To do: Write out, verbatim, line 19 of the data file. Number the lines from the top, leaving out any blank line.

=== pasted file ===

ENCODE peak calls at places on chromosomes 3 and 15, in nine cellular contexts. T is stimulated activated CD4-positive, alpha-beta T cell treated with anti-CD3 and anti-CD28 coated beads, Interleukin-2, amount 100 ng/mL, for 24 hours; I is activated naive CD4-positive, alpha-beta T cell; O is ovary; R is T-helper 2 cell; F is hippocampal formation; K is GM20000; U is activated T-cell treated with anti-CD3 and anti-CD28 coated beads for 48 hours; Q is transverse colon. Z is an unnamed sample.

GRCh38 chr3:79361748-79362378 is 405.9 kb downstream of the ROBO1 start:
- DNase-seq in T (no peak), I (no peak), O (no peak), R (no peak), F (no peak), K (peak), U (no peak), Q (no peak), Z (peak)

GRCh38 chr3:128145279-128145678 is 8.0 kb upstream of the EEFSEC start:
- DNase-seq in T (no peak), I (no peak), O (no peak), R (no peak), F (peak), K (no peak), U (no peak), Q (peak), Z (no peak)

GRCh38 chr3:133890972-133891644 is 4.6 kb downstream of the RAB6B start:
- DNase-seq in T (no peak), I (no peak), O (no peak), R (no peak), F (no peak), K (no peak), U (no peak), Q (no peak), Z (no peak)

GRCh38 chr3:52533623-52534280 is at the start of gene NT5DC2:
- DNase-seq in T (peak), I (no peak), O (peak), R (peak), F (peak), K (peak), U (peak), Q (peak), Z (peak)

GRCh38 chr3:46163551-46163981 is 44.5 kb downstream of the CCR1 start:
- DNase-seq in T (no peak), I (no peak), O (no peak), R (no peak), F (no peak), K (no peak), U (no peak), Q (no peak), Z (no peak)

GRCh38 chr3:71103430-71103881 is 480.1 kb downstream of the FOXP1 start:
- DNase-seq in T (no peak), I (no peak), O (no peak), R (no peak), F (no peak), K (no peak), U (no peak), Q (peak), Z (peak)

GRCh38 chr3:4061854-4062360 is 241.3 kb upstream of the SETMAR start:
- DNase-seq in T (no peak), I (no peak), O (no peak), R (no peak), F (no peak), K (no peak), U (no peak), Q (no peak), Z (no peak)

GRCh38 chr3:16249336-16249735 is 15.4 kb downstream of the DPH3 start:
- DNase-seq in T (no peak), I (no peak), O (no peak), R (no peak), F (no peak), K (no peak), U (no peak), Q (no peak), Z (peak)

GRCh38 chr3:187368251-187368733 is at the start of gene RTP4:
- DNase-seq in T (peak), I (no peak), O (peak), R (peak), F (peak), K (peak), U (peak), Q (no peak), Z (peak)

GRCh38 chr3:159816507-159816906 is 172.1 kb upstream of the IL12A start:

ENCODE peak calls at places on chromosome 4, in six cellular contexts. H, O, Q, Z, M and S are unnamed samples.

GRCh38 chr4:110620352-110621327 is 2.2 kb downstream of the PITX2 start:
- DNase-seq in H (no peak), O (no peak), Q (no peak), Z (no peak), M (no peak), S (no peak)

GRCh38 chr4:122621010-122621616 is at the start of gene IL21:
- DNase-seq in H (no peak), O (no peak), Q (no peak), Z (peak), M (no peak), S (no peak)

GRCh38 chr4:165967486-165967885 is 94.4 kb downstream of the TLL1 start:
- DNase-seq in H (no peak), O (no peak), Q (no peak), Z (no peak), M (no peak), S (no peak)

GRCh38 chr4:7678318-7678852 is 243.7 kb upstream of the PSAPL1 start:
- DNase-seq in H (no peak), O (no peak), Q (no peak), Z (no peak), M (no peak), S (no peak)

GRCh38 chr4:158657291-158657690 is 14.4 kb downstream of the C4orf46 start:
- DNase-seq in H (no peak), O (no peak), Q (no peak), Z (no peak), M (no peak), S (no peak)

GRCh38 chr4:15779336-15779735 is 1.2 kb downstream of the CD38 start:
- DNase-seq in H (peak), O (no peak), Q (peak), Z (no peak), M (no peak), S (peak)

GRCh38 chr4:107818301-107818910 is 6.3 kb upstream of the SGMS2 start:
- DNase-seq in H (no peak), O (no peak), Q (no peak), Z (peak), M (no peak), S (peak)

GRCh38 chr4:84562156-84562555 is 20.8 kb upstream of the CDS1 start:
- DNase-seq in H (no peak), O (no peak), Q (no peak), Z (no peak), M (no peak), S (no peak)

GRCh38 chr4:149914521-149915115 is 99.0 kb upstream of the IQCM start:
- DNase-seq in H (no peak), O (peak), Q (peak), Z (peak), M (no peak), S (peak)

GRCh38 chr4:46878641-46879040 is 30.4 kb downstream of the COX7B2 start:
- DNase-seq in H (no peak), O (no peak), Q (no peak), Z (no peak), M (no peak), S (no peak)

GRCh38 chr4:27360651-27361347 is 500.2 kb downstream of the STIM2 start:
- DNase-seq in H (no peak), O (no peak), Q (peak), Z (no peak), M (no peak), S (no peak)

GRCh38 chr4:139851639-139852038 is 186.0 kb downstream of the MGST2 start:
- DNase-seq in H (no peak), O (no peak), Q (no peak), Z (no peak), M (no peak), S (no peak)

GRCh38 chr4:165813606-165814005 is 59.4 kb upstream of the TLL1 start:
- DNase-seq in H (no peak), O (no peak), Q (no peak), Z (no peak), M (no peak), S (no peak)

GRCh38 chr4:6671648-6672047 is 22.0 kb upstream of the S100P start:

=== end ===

- DNase-seq in T (peak), I (no peak), O (peak), R (peak), F (peak), K (peak), U (peak), Q (no peak), Z (peak)